Health A-Z

Medical Content Created by the Faculty of the Harvard Medical School


What Is It?

When a significant number of bacteria show up in the urine, this is called "bacteriuria." Finding bacteria in the urine can mean there is an infection somewhere in the urinary tract. The urinary tract is the system that includes:

  • The kidneys, which make urine

  • The ureters thin tubes connecting the kidneys to the bladder

  • The bladder, where urine can be stored

  • The urethra the final pathway to move urine from the bladder to outside the body.

In asymptomatic bacteriuria, large numbers of bacteria are present in the urine. However, the person has no symptoms of a urinary tract infection (asymptomatic means without symptoms). It is not clear why the bacteria don't cause symptoms. It may be that asymptomatic bacteriuria is caused by weaker (less "virulent") bacteria. The condition does not always need to be treated.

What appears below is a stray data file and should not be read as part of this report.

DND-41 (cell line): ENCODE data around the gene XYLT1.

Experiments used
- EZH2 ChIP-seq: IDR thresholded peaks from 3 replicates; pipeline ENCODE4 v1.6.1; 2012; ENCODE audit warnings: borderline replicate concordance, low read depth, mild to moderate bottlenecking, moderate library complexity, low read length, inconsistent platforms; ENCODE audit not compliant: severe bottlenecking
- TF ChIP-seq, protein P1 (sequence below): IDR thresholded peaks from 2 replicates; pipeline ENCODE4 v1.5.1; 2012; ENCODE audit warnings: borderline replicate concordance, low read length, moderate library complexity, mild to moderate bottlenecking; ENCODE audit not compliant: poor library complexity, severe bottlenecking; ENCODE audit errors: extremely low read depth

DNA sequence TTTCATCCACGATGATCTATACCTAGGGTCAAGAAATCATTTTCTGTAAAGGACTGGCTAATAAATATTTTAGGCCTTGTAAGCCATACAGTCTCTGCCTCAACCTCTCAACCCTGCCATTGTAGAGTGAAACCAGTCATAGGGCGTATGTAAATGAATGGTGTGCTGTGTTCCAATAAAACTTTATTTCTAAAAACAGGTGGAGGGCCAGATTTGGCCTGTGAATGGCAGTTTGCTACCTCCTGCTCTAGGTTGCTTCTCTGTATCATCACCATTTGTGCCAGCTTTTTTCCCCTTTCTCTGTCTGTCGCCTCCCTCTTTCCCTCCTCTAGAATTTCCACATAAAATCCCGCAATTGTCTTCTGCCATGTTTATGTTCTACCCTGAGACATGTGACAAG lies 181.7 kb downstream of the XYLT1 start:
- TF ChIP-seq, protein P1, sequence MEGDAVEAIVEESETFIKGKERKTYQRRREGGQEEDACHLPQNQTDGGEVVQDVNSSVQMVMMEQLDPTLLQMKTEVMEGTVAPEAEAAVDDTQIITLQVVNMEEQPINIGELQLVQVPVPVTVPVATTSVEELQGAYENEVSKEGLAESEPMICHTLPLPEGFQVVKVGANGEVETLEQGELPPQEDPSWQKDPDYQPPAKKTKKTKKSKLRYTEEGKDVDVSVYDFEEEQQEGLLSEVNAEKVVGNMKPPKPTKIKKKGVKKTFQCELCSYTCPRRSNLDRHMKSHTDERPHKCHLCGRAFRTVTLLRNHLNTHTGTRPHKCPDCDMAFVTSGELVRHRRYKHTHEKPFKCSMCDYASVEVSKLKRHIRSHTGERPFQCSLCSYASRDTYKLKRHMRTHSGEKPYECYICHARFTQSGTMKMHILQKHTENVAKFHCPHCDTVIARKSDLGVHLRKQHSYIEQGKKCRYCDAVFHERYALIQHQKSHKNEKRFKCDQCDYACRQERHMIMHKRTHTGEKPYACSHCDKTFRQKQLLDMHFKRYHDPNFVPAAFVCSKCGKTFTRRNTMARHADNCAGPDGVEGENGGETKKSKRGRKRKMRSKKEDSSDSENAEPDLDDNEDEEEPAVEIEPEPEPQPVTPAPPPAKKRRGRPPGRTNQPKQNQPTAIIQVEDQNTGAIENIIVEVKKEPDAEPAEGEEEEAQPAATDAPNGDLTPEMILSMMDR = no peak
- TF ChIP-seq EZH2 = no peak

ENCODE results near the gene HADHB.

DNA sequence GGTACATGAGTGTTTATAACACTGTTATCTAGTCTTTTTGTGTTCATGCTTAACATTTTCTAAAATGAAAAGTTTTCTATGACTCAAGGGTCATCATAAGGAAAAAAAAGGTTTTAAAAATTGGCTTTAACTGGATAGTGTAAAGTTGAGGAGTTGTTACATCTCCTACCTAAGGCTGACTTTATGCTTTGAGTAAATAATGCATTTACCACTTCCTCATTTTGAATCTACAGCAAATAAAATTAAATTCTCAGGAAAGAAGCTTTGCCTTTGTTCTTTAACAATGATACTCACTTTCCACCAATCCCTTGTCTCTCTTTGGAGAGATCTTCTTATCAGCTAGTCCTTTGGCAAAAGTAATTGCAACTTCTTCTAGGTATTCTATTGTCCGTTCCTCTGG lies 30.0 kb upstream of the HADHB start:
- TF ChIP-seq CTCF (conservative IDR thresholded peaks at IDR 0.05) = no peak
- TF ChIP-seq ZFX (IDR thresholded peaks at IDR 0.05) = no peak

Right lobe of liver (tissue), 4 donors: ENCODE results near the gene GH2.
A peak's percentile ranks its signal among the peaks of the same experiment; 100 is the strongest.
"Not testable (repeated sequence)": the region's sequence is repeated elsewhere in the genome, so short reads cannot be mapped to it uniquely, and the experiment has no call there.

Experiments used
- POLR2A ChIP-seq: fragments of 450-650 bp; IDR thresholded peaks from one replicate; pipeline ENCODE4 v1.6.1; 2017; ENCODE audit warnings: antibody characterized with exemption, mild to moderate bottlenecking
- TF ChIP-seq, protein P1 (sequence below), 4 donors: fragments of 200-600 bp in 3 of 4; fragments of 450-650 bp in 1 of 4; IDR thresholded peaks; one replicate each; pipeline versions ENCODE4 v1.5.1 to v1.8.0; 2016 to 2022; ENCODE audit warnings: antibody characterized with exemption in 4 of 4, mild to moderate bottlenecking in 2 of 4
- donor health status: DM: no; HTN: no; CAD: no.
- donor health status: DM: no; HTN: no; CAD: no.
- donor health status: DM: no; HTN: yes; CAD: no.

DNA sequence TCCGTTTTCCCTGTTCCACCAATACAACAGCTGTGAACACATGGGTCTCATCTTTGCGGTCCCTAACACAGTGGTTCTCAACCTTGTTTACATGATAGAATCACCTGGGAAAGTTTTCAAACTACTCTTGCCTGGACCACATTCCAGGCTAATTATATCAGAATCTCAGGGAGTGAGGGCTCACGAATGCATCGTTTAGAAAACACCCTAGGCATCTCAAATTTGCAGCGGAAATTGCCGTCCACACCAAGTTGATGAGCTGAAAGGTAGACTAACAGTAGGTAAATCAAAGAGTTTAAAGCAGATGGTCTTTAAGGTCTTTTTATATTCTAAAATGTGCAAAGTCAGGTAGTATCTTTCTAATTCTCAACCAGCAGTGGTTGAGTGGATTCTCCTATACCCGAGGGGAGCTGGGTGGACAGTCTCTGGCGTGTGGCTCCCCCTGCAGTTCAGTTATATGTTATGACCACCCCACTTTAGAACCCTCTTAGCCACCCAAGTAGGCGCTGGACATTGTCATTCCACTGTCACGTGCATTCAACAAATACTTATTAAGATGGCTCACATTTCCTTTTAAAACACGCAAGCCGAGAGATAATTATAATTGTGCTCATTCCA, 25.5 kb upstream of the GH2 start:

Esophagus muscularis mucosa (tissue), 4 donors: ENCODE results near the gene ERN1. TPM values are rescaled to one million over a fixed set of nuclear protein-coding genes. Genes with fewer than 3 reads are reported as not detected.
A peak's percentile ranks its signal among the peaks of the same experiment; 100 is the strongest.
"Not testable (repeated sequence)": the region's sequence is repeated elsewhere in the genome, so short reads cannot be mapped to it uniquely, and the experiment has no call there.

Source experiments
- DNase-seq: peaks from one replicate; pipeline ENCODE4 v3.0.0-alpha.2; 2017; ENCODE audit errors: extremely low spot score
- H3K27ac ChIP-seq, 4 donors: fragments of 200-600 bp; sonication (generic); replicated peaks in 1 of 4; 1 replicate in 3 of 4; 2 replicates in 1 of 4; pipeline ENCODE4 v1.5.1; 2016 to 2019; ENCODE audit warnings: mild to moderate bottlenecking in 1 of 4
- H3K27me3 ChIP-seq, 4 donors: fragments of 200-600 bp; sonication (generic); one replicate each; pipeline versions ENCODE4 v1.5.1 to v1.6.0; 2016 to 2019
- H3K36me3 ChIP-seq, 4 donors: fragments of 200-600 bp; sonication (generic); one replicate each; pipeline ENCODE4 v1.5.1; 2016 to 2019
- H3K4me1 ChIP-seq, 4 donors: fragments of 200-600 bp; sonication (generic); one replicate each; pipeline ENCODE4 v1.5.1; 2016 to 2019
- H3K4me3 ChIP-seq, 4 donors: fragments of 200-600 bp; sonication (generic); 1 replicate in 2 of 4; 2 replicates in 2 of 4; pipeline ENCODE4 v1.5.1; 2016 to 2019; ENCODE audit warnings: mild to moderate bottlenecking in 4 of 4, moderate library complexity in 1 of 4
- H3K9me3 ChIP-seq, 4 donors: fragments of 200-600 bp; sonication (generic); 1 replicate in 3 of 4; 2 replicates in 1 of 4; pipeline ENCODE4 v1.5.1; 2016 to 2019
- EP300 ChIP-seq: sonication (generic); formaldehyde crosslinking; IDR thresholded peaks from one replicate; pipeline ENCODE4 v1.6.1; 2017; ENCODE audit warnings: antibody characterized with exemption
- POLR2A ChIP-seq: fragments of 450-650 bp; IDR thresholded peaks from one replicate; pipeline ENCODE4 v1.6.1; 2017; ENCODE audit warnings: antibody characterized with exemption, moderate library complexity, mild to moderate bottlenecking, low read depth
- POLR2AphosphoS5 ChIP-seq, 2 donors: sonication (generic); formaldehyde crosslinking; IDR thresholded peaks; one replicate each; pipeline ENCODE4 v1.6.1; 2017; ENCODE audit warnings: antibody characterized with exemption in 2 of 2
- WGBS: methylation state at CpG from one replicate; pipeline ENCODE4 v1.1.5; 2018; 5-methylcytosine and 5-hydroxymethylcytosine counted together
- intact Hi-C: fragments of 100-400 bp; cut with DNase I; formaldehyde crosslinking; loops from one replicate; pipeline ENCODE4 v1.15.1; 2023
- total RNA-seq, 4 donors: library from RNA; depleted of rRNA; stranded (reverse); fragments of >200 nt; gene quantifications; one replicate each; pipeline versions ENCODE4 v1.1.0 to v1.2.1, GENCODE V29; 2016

Asymptomatic bacteriuria is most common in:

  • Elderly women

  • People with diabetes

  • People with bladder catheters.

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From Health A-Z, Harvard Health Publications. Copyright 2007 by the President and Fellows of Harvard College. All rights reserved. Written permission is required to reproduce, in any manner, in whole or in part, the material contained herein. To make a reprint request, contact Harvard Health Publications. Used with permission of StayWell.

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